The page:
Prosecutors acknowledged for the first time Monday that the government investigated ties between money manager Nathan A. Chapman Jr. and officials in Gov. Parris N. Glendening's administration but denied defense claims that Chapman was a "consolation prize" in a failed pursuit of the former governor.
The admission came in court filings in which prosecutors sought to prevent the defense from mentioning a rebuke U.S. Attorney Thomas M. DiBiagio drew last week for seeking three "front-page" indictments by Nov. 6, four days after the presidential election. DiBiagio was admonished by his superiors at the Department of Justice, who said the request impaired the office's credibility.
In the U.S. District Court filing, prosecutors said investigators were justified in exploring Chapman's ties to the Democratic administration because of lobbying efforts undertaken by various Glendening officials who sought to give Chapman more state pension funds to manage.
Chapman, a longtime ally of the former governor, is charged with defrauding the pension fund. He is accused of improperly investing a portion of $140 million in pension assets he managed in his own struggling companies, losing nearly $5 million in the process.
Last week, a pension board member testified that Glendening lobbied him personally to increase the assets under Chapman's control, and two other witnesses said they were lobbied by Glendening's chief of staff, Major F. Riddick Jr.
The papers, filed by Assistant U.S. Attorney Jefferson M. Gray on the day the defense opened its case, say Chapman's links to public officials captured investigators' interest after they learned that Chapman was taking hundreds of thousands of dollars of "business development" checks from his companies, converting them into cash and not accounting for them as legitimate business expenses. In light of that discovery, prosecutors said, they investigated whether Chapman was involved in a "pay-to-play" scheme, an illegal arrangement whereby public officials steer business in exchange for cash payments or campaign contributions.
They wrote: "Contrary to what defense counsel has tried to suggest, however, this aspect of the investigation has not focused exclusively on Maryland or on any particular individual within this state" aside from Debra Humphries, a pension board member who has said she had a romantic affair with Chapman.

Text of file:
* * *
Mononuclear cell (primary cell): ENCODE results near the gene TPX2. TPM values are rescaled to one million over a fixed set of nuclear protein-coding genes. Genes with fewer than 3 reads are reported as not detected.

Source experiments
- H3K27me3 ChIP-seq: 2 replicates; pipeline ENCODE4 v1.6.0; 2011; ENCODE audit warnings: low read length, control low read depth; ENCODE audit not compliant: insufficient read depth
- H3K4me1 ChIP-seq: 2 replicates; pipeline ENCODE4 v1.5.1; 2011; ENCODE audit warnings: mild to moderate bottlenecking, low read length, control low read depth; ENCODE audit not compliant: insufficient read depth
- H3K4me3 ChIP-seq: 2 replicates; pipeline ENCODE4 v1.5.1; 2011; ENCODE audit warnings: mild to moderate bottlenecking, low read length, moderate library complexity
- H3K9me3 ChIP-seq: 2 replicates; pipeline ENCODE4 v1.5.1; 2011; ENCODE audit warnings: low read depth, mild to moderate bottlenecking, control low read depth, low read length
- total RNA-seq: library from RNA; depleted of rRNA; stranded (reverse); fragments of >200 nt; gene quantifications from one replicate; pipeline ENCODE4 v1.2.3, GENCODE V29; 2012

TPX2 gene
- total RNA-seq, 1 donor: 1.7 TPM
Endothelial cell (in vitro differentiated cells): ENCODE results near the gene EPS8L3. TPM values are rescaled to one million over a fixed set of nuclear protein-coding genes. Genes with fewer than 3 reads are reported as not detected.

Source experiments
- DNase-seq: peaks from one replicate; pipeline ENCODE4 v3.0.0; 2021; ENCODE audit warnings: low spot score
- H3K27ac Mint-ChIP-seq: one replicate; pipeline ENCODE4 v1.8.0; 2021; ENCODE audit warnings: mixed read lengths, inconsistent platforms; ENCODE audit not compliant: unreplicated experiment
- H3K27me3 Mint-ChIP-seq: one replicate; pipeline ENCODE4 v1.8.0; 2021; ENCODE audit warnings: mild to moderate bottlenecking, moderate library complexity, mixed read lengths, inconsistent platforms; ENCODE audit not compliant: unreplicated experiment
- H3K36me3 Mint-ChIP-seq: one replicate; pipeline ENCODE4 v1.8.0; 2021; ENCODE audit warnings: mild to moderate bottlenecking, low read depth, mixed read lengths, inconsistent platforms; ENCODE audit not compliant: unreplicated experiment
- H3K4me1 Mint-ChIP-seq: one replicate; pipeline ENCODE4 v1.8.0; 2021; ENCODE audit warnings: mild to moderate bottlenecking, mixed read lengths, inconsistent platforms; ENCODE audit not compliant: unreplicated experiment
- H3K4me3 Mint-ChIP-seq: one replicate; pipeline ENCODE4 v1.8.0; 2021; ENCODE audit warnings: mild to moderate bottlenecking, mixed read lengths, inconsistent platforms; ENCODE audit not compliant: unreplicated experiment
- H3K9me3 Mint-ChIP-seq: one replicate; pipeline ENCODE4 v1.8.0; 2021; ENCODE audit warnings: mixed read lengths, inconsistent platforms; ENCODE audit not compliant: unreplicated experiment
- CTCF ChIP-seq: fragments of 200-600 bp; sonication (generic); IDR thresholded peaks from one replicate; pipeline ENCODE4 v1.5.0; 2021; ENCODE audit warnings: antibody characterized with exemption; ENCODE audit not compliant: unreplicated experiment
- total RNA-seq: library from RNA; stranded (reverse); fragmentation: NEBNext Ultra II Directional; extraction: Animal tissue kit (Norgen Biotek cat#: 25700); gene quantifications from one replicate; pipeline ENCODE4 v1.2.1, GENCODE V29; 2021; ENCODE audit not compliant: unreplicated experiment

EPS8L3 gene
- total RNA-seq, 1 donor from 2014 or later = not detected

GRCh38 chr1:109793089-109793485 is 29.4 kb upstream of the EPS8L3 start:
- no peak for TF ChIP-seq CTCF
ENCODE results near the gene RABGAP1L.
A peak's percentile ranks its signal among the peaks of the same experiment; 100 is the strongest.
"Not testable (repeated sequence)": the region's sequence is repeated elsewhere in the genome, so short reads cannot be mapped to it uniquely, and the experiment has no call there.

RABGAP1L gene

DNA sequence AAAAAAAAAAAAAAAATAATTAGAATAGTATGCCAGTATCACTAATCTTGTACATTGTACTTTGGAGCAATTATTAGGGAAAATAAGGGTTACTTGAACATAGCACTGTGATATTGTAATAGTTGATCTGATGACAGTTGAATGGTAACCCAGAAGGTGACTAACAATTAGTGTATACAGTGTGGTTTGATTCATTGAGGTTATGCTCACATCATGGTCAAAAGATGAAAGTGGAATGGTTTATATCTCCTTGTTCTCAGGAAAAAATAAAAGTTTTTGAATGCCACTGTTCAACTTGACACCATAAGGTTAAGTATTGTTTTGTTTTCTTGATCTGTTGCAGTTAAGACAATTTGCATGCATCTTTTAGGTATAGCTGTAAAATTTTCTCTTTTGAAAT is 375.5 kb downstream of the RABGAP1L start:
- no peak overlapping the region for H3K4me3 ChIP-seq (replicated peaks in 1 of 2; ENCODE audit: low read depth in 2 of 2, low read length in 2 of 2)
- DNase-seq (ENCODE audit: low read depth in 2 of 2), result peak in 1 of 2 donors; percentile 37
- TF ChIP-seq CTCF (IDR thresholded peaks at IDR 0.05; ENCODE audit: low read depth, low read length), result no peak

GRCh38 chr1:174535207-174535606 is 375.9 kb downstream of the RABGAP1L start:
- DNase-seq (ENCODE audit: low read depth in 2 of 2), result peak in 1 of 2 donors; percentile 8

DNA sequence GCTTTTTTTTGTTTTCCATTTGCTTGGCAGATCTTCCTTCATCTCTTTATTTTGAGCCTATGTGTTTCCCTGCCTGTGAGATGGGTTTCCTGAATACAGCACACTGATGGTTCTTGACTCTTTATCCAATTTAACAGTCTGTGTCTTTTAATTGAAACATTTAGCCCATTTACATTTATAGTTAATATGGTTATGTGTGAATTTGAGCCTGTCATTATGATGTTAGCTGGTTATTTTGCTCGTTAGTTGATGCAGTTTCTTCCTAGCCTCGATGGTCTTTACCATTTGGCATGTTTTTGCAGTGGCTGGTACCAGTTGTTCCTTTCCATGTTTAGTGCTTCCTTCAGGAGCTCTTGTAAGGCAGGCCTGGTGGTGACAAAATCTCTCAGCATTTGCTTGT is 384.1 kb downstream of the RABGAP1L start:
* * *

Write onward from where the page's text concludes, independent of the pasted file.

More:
The judge did not issue a ruling Monday. Chapman's defense team, led by William R. "Billy" Martin, declined to comment, as did prosecutors and DiBiagio.
Gray wrote that "the danger of allowing the defense to try to further develop its theme that this is merely a 'consolation prize prosecution' has been further aggravated by" the controversy surrounding his boss, DiBiagio.
In Thursday's editions, the Baltimore Sun published a report based on internal documents in which DiBiagio pressed his prosecutors for three "front-page White Collar/Public Corruption" indictments by Nov. 6, and said he was embarrassed that his office had not indicted an elected official. The chairman of the state Democratic Party, Isiah Leggett, called for DiBiagio's resignation that morning, accusing the prosecutor of conducting "political witch hunts."
Deputy Attorney General James B. Comey admonished DiBiagio the following day. Comey said that, in order to protect the credibility of the office, he would need to personally sign off on any new public corruption cases brought by DiBiagio.
"In the wake of this publicity -- which may or may not have reached members of the jury -- it is particularly important to keep the current trial focused on Mr. Chapman's conduct," Gray wrote.
Gray said Chapman's attorneys had raised several legitimate defenses, "but jury nullification on the grounds the United States attorney is interested in bringing high-profile public corruption cases is not one of them."
The defense team opened its case with three witnesses Monday, seeking to portray Chapman, a former chairman of the state university system's Board of Regents, as a pioneering African American in the exclusive world of high finance and to call into question the motives of the FBI.
Robert Wallace, an author and former board member at one of Chapman's companies, testified that he declined to be interviewed by investigators. "I was a bit concerned about the motives of the FBI, frankly," said Wallace, who joined the board of directors at Chapman Capital Management Holdings in 1998.
Wallace said Chapman followed the advice of top-class accountants and lawyers in taking the company eChapman.com public, a transaction in which prosecutors say he improperly invested millions from the pension fund. Wallace said he was surprised when newspaper accounts of a federal investigation suggested otherwise.
"It bothered me a bit because I felt that during this analysis and due diligence and preparation for the initial public offering that we had brought in top advisers legally and accounting-wise," Wallace said.
On cross-examination, Wallace admitted that he had no knowledge of Chapman's dealings with Alan Bond, the investment adviser through whom the government alleges Chapman channeled pension money to his own companies.